However, if you’re looking for a healthier choice, you may want to look elsewhere. Parboiled rice and white rice are worlds apart when viewed from the nutrition and flavor lenses. They greatly differ regardless of the cooking method you choose to use.
For instance, an individual who’s looking to shed some pounds may not rely on white rice as a substitute for parboiled rice. We’ve already tackled that white rice has been stripped of its nutritional contents. This is one of the main reasons it’s not a possible substitute.
Moreover, parboiled rice may not be the number one selection for consumers looking for an alternative that’s easier to digest. It may be rich in a wide selection of nutrients, but digestion may be a stumbling block.
Are Parboiled Rice and White Rice the Same Thing?
If you were to look into factors such as nutrient content and appearance, you’d agree that parboiled and white rice are not the same thing. They may be from the rice family, but they differ in many ways.
A deeper look into how parboiled rice is handled before it hits the stores tells it all. First of all, it undergoes various processes right after harvesting before milling. They include soaking in water, steaming, then drying in the sun.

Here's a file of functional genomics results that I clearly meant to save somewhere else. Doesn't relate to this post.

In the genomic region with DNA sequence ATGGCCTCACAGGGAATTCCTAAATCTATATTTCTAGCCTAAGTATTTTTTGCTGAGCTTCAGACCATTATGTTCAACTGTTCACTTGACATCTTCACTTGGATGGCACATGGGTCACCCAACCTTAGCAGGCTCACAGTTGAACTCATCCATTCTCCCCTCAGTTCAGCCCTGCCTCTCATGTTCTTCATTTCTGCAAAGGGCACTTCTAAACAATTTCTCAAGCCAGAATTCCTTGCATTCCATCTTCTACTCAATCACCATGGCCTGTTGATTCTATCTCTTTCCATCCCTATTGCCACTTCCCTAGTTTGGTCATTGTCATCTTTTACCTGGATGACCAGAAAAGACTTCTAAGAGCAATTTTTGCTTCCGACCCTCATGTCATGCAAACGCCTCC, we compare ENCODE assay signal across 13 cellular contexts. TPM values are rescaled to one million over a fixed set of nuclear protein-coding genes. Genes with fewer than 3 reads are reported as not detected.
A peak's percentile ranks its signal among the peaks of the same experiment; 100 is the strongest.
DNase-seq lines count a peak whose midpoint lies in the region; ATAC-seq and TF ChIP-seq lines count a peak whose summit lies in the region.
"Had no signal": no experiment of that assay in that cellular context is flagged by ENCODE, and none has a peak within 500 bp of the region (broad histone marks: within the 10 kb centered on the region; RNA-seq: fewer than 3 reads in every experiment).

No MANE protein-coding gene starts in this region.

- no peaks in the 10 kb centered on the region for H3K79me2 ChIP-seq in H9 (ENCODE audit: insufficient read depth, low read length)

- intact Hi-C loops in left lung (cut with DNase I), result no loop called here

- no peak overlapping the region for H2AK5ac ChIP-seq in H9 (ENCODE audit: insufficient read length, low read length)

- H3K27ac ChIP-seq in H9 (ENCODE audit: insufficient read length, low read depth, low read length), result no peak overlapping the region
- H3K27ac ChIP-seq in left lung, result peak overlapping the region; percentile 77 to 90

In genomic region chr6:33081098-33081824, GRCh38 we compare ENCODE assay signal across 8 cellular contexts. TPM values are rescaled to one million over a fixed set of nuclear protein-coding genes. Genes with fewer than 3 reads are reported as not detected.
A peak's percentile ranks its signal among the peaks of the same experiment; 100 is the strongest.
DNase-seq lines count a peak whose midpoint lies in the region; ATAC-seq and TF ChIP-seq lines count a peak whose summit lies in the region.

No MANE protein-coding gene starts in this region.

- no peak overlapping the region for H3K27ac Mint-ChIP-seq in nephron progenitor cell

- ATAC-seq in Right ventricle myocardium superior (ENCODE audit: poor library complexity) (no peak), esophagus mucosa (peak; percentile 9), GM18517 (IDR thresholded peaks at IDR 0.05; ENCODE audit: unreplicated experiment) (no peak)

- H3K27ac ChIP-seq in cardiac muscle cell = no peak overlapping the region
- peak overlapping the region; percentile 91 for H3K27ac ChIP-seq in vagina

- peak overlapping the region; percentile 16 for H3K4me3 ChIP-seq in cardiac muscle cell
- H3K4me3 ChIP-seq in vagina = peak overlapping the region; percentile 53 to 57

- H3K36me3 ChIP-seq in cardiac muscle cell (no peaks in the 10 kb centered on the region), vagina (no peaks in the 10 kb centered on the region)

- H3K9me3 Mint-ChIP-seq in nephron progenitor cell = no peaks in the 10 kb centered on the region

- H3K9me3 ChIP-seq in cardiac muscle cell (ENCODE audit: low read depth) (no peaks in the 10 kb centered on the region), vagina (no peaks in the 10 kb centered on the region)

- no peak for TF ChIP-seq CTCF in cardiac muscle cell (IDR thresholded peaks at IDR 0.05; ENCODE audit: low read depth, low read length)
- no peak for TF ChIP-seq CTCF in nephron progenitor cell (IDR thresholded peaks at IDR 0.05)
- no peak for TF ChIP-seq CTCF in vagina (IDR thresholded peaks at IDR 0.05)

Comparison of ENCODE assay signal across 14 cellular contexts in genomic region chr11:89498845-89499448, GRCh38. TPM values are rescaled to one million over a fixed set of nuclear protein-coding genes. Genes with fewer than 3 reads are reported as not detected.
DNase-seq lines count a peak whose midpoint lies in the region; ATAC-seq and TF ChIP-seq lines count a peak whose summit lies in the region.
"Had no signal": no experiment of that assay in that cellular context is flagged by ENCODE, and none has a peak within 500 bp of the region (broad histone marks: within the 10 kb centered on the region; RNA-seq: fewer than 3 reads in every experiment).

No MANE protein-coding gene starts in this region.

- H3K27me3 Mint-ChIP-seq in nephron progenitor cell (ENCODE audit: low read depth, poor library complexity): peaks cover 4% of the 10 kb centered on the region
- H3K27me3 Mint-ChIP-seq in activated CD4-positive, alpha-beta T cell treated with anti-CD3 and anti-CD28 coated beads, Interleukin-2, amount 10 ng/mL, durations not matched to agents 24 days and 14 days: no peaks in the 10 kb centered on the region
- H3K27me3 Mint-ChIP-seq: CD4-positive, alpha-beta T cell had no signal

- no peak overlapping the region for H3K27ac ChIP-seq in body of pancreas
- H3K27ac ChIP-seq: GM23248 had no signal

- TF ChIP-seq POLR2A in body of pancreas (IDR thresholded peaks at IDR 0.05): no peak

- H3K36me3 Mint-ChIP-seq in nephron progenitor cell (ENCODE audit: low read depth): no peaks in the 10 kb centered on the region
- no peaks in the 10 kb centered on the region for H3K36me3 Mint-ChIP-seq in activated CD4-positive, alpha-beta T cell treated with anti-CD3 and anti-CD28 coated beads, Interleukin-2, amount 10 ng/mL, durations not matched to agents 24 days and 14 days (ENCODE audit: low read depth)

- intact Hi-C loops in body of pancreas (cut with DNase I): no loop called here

The rice adopts a whole new yellowish appearance as opposed to white, so this tells you what you need to know: they are not one and the same thing.
Again, they differ significantly when it comes to nutrition. Parboiled rice gets to keep its natural nutrients, while white rice is stripped of them for various reasons.
Another thing that makes the two differ from each other is the time taken when cooking. Parboiled rice takes less time to cook compared to white rice. This doesn’t affect its texture in any way, as it tends to maintain its firmness. Not to mention that the firm texture of parboiled is one of the features that help tell the two apart. White rice is softer and far more sticky by nature.
What Are Food Substitutes For Parboiled Rice?